Containers lower the cost considerably. They have all the advantages of virtual machines but share the operating system kernel with each other and the underlying OS. This makes them smaller and consuming considerably less resources than virtual machines. This also makes them quicker to download and deploy.

Since Docker is open source it means that there is now a huge community around it. Docker containers are easily available for a huge range of applications, a quick visit to Dockerhub will show you how large.

Docker containers may well be the holy grail of app deployment. They certainly tick all the boxes system administrators require.

Using Docker

So how easy is it to use? Installing it is trivial, just download the install package and copy the Docker application to your Applications folder. You might also want to download
Kitematic which provides a GUI interface to Docker, it also just requires downloading and copying the app to your Applications folder. It is just as easily installed on a Linux box.

You can also install bash completion for docker with this

curl -XGET https://raw.githubusercontent.com/docker/docker/master/contrib/completion/bash/docker > brew --prefix/etc/bash_completion.d/docker

I wish I could tell you how easy it is to build a Docker container from scratch but every time I searched DockerHub for a container I wanted someone else had already built it, or built a large chunk of it.

As an example, I wanted a container running Python 3, Jupyter and the add-on for bash notebooks. Sure, I could have built it from scratch but Continuum, the Anaconda people, already have a Docker container with Python 3 and Jupyter (along with a bunch of other useful Python libraries) installed so :-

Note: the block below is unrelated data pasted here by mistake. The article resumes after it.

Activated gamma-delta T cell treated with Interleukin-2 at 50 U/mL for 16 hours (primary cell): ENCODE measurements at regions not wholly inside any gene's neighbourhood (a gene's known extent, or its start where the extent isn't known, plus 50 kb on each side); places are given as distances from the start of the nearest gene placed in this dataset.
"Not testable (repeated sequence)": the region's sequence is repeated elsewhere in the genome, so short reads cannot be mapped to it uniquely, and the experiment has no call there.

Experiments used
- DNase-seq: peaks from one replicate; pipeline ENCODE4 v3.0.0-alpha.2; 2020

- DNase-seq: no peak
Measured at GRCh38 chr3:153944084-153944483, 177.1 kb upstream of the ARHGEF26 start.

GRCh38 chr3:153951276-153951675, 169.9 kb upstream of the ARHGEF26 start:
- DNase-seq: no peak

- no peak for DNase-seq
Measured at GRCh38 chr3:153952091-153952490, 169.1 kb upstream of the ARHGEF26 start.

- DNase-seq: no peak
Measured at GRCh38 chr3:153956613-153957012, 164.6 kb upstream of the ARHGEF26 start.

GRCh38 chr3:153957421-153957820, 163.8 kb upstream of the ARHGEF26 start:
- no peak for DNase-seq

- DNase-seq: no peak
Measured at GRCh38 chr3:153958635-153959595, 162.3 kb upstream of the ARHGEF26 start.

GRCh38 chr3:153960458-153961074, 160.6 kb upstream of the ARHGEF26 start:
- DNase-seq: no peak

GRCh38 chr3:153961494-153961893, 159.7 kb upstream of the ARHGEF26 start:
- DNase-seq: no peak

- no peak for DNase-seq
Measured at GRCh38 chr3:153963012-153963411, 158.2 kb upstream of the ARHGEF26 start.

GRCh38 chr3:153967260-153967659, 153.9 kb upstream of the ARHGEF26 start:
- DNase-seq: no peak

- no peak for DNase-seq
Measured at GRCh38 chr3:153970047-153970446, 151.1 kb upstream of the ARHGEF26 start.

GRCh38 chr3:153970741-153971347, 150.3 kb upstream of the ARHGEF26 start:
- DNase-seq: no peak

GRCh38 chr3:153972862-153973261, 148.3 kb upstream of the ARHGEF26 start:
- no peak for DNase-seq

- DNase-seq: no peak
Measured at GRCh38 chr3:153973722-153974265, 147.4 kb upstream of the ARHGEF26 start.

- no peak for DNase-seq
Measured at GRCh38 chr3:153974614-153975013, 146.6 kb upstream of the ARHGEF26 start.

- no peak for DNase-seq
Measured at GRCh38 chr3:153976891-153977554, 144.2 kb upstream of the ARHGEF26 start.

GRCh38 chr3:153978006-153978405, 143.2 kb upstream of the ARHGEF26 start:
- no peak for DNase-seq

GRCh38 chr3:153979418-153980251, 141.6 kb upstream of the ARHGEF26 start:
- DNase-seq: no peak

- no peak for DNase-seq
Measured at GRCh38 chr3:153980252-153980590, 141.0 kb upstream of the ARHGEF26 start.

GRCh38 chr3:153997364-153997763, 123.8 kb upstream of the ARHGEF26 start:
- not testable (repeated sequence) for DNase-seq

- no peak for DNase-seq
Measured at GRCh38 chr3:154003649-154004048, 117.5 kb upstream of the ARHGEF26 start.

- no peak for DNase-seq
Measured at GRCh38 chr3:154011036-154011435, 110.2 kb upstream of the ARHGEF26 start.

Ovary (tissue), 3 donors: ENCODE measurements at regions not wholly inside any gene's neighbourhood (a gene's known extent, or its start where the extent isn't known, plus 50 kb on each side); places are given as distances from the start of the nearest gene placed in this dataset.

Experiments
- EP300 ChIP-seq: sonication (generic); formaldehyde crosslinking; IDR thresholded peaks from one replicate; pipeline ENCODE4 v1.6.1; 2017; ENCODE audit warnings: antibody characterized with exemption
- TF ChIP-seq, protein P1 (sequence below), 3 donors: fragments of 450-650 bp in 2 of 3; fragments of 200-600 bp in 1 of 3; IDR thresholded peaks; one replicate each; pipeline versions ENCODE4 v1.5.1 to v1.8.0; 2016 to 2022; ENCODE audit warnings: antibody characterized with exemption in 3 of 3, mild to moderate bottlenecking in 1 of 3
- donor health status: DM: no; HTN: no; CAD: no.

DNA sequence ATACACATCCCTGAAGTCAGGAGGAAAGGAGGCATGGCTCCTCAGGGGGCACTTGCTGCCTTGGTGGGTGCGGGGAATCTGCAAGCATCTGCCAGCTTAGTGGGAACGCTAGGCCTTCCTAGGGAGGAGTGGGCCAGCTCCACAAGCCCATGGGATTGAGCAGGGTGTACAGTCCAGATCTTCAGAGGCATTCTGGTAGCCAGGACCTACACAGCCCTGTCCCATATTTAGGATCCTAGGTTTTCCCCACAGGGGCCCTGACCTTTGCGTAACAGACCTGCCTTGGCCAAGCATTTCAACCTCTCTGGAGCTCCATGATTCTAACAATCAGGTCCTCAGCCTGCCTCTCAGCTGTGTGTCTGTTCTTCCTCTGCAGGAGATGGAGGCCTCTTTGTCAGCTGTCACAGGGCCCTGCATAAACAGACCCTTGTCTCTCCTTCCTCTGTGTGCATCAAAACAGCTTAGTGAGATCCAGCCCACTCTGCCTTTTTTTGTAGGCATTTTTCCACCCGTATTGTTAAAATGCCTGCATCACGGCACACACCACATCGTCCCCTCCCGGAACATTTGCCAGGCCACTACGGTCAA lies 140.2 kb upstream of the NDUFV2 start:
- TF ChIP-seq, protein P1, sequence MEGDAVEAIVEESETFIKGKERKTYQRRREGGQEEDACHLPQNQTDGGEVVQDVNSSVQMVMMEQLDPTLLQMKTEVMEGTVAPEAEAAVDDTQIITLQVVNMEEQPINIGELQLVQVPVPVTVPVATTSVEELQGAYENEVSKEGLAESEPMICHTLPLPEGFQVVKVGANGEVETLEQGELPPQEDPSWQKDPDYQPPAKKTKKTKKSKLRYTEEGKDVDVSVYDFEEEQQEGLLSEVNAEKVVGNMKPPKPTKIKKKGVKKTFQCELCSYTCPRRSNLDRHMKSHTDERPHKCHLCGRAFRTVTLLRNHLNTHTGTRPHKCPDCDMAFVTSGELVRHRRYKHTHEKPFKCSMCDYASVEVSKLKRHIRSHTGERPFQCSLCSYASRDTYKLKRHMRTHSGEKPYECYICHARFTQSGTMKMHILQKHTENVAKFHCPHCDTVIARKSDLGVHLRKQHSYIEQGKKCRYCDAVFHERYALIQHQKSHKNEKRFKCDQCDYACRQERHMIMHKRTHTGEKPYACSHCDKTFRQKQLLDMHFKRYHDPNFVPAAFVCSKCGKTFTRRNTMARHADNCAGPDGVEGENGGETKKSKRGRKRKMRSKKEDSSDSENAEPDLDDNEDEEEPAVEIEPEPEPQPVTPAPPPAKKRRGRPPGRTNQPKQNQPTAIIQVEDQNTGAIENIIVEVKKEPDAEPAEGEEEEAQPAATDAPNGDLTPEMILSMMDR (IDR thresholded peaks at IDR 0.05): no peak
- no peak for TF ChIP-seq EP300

docker run -it continuumio/anaconda3 /bin/bash

which will download and run the Python 3 version of Anaconda in a container. Then when the container runs (the -it makes it an interactive container) :-

pip install bash_kernel
python -m bash_kernel.install

then exit the container and at the terminal prompt

docker ps -a
docker commit <container_name> tonyw/jupyter

The ps -a lists all the containers so I know which one to commit and the commit saves the changed container with (optionally) a new name. Now we can run the new container.

docker -d -p 8888:8888 -v /Users:/Users -rm tonyw/jupyter 
 jupyter notebook --ip='*' --port=8888 
 --notebook-dir /Users/tonyw/dev/Notebooks 
 --no-browser

This runs the Docker container in ‘daemon’ mode and when the container starts runs the command at the end, in this case Jupyter in notebook mode.

Of course if I just want to run Python 3.5 instead of Jupyter I can always replace the -d with -it and the jupyter command with bash and I get a shell in the container.

Docker Magic

Now all the Docker gurus out there are screaming at me that I should use a Dockerfile to build my custom container and define all sorts of magical stuff like the default command to run when the container starts and the working directory and all the rest so I didn’t need them all in my long command line. Frankly, while that would probably be a good idea I haven’t quite managed to learn how to do all that automated magic and it almost seems like too much work.

Perhaps for my next blog post.

Further Reading

Macadmins Dockerhub
Pepijn Bruienne’s talk on Docker from PSU MacAdmins 2015

BBEdit Really Doesn’t Suck

Recently, with version 11, BBEdit introduced a demo mode so I thought to take another look at the big brother of TextWrangler. I have to say BareBones Software’s tag line for BBEdit is true “BBEdit – It doesn’t suck!”.

There are two tasks that I use an editor for, writing Python and writing Markdown so those are the two that I looked at.